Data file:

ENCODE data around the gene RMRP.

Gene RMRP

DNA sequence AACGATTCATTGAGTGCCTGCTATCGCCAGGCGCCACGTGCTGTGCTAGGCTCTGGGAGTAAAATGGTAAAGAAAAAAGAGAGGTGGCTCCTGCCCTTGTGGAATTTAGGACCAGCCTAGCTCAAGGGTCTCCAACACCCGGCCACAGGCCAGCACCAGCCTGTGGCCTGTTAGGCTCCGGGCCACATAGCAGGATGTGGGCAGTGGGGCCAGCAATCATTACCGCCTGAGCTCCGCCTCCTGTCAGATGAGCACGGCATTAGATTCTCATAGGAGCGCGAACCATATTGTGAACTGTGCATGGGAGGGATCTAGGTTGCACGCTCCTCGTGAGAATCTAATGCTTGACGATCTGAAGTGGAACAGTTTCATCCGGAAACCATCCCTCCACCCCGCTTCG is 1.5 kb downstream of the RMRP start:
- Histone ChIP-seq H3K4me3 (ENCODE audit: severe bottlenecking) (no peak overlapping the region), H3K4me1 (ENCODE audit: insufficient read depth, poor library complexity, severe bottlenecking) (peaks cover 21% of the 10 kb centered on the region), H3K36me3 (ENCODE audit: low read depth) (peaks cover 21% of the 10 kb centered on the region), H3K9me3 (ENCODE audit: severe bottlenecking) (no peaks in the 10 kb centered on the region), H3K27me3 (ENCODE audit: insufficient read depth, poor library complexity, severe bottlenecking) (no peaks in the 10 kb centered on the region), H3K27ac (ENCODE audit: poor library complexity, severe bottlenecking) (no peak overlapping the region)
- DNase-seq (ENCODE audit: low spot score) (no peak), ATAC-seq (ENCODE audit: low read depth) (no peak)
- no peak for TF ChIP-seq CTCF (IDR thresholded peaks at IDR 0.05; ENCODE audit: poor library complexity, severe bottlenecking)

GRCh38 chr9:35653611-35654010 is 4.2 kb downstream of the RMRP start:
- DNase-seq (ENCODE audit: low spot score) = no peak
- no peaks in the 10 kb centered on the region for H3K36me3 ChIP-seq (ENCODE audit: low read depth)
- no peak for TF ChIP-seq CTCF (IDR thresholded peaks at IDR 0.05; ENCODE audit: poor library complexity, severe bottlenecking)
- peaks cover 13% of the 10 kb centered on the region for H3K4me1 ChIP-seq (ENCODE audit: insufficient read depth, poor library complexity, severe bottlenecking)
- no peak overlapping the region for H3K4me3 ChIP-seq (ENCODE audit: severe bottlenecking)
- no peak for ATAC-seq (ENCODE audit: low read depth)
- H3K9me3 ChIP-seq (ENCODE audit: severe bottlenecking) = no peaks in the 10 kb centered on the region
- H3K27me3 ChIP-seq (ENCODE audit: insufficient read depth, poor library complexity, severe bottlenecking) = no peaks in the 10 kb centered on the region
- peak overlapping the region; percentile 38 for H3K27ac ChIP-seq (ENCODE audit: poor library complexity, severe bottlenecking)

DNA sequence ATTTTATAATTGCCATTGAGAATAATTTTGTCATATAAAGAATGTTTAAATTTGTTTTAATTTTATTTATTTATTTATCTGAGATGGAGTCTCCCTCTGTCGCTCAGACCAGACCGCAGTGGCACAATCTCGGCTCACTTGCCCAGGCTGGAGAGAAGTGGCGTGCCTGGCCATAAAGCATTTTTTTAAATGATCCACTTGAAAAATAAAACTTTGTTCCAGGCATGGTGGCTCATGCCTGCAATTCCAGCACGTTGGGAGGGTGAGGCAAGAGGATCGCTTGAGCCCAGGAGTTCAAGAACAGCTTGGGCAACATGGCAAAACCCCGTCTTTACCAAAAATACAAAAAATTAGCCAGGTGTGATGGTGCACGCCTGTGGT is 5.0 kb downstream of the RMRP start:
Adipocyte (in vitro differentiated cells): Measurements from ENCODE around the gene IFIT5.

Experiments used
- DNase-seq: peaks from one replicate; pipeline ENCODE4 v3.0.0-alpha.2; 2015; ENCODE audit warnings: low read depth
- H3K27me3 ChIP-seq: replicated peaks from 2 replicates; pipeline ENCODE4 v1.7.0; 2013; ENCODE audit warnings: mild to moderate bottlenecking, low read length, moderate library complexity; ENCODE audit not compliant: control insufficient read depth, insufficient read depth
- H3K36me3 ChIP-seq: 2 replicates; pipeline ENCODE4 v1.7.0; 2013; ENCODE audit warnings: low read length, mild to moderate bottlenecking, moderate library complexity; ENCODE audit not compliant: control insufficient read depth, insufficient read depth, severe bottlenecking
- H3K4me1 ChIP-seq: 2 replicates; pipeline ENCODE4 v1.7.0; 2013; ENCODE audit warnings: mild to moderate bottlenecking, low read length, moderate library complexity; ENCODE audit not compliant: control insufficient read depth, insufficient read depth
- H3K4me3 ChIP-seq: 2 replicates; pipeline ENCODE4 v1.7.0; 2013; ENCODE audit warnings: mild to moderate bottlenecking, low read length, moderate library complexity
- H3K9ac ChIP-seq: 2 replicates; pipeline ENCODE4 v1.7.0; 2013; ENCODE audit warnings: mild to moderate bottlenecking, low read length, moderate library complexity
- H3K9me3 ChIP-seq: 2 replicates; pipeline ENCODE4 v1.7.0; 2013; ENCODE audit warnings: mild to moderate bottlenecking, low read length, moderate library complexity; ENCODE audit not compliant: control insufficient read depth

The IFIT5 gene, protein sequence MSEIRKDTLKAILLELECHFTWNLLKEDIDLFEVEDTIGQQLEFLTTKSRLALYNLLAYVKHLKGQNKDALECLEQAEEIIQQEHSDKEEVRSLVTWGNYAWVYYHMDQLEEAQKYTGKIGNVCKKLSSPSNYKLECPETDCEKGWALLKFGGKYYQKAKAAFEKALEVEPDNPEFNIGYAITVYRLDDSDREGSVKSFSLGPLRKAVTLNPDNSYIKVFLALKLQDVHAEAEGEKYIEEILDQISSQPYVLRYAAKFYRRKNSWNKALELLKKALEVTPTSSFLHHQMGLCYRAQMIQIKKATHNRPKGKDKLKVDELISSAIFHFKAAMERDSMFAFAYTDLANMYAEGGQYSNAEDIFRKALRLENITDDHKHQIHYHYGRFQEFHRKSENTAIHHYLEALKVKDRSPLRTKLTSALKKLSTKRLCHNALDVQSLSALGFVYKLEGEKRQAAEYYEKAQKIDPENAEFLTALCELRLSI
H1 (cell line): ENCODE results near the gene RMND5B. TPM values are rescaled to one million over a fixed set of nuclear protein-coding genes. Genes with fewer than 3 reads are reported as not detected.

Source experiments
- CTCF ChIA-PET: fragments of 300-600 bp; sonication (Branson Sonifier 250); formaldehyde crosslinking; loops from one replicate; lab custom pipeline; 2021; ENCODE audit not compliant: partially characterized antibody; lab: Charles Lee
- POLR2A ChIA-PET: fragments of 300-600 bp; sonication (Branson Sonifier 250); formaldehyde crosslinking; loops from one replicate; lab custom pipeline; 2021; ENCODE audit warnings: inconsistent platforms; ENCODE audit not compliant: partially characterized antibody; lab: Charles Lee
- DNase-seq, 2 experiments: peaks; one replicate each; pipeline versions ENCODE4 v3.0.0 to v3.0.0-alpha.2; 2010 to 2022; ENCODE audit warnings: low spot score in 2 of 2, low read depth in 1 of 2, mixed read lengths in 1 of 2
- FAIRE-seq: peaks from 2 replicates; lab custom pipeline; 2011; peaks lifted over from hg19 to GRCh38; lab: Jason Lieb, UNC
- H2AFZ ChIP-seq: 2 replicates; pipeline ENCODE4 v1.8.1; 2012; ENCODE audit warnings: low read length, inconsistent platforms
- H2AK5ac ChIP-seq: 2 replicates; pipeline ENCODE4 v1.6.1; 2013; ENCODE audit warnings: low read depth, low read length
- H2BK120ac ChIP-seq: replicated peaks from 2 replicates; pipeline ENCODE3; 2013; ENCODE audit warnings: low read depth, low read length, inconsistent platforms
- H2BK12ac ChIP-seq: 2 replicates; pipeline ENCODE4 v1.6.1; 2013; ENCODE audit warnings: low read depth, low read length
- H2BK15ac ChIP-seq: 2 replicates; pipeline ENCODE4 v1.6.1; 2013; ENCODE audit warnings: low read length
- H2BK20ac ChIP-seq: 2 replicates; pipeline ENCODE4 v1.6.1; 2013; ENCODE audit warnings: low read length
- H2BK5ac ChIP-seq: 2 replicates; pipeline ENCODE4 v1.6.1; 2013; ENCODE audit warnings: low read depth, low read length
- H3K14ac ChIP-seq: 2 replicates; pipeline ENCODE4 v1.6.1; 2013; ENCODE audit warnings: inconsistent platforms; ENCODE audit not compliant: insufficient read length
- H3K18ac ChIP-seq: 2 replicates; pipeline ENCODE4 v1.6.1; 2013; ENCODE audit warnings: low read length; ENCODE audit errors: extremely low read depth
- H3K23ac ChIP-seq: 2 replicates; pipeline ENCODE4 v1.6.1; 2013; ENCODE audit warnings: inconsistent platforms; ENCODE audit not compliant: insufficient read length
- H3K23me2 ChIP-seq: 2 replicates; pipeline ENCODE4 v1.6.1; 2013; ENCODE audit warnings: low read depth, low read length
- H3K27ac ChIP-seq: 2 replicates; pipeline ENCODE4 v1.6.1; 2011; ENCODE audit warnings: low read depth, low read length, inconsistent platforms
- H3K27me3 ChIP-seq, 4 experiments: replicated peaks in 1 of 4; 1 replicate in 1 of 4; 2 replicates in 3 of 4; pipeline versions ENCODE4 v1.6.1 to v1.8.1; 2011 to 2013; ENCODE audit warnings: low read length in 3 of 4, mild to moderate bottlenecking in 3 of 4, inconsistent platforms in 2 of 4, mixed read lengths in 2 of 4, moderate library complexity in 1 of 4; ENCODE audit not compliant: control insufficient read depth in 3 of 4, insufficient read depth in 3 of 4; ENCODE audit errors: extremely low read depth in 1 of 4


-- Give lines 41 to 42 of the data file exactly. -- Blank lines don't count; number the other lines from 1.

- H3K14ac ChIP-seq: 2 replicates; pipeline ENCODE4 v1.6.1; 2013; ENCODE audit warnings: inconsistent platforms; ENCODE audit not compliant: insufficient read length
- H3K18ac ChIP-seq: 2 replicates; pipeline ENCODE4 v1.6.1; 2013; ENCODE audit warnings: low read length; ENCODE audit errors: extremely low read depth